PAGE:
YSYF will be hosting our Women’s History Month Campaign to spotlight powerful/influential woman in Ghanaian history. Today we highlight Queen Mother Yaa Asantewaa, also known as Ghana’s Warrior Queen.

Born on April 17,1840, Yaa Asantewaa was a skilled farmer before becoming a Queen Mother in the 1880’s. The Queen Mother is a role passed down the matrilineal line in Ashanti culture and held many duties, including guarding the Golden Stool. The Golden Stool is a symbol of the cultural system and power in the Ashanti kingdom. It’s believed to carry the soul of the Ashanti Kingdom and nation by the Ashanti tribe. A former British Governor of Gold Coast audaciously demanded to sit on the stool and requested the Ashanti elders to surrender the Golden Stool. This was a preposterous request to the Ashanti Kingdom; Yaa Asantewaa soon after led the rebellion to protect the honor of her people and their traditions. In 1896, people from the Ashanti tribe began to rebel against the British presence in their lands, but the British captured and exiled the King of the Ashanti alongside another vital leader to the Seychelles Islands to acquire the Golden Stool. Although there were many disputes on how to handle this matter by the remaining leaders, Yaa Asantewaa refused to give the stool away and led the Ashanti army as their Commander in Chief. On March 28, 1900, this date became known as the Anglo-Ashanti wars’ fifth and final war against the British also recognized as the “Yaa Asantewaa War of Independence or The War of the Golden Stool”. The Ashanti tribe fought valiantly for their integrity and heritage in hopes to resist oppressors, although they did not successfully win the war; they succeeded to spread the message of their zeal towards preserving their customs and traditions. Queen Mother Yaa Asantewaa’s leadership and passion were uncommon to see from female leaders of the time, she has inspired the creation of an achievement award called the “Nana Yaa Asantewaa Awards” (NYA) honoring women who advocate the same values and leadership of Asantewaa. A museum was even opened in the Ejisu-Juaben region of Ghana to acknowledge and commemorate her influence. Yaa Asantewaa is recognized for her bravery and unwavering commitment to protecting her people and culture. She’s easily considered as one of the most inspiring women in Ghana and should be recognized globally for her leadership.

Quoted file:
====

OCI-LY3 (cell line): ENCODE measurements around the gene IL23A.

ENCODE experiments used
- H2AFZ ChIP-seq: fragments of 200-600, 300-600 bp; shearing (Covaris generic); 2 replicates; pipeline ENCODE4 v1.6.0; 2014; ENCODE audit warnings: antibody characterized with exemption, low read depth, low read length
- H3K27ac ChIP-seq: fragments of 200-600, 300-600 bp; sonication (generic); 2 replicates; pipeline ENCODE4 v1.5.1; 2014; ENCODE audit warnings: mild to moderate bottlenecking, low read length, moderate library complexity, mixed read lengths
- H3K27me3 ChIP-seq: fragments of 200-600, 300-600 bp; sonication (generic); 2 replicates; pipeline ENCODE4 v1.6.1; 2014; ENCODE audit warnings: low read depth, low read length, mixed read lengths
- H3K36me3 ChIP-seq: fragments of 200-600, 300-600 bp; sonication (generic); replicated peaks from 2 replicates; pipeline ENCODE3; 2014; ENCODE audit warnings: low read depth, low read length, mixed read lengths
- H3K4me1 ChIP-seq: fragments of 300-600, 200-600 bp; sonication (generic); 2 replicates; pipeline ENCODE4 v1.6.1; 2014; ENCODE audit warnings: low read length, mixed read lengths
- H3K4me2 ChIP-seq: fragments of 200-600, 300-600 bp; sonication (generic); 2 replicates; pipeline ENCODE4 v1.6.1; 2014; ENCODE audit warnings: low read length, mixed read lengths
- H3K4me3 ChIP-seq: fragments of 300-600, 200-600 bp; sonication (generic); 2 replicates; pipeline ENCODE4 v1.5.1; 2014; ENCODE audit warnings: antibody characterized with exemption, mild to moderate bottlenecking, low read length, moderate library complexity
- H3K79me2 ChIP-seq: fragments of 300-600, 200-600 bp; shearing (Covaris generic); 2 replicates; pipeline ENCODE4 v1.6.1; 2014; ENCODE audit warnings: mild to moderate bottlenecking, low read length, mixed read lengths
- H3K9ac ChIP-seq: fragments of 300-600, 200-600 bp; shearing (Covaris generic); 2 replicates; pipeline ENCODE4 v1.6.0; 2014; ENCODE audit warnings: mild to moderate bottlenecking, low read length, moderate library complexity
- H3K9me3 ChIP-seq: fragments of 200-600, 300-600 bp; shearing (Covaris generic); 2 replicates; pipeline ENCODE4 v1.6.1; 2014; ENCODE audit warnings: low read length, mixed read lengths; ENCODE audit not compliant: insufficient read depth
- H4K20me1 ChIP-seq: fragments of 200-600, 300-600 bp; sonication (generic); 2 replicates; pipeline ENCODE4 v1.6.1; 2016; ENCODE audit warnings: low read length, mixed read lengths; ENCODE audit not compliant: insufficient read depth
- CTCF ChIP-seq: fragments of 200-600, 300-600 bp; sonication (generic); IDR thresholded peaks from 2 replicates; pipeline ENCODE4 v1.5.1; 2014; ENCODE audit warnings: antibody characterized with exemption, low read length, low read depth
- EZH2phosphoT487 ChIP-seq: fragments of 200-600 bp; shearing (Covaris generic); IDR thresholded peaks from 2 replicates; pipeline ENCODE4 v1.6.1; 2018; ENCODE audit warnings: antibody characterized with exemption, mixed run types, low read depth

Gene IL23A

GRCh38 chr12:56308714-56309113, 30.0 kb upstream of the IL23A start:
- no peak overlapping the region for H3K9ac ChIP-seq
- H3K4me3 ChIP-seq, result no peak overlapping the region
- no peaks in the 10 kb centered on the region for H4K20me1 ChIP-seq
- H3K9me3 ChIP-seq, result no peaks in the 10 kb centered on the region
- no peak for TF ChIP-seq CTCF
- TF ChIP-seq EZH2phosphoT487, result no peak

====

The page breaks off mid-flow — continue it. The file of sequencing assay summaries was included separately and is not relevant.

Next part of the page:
Figure 1. Feel free to click here and check out the 2 minute BBC News clip “Yaa Asantewaa, Ghana’s Warrior Queen” which shares her story in animated form.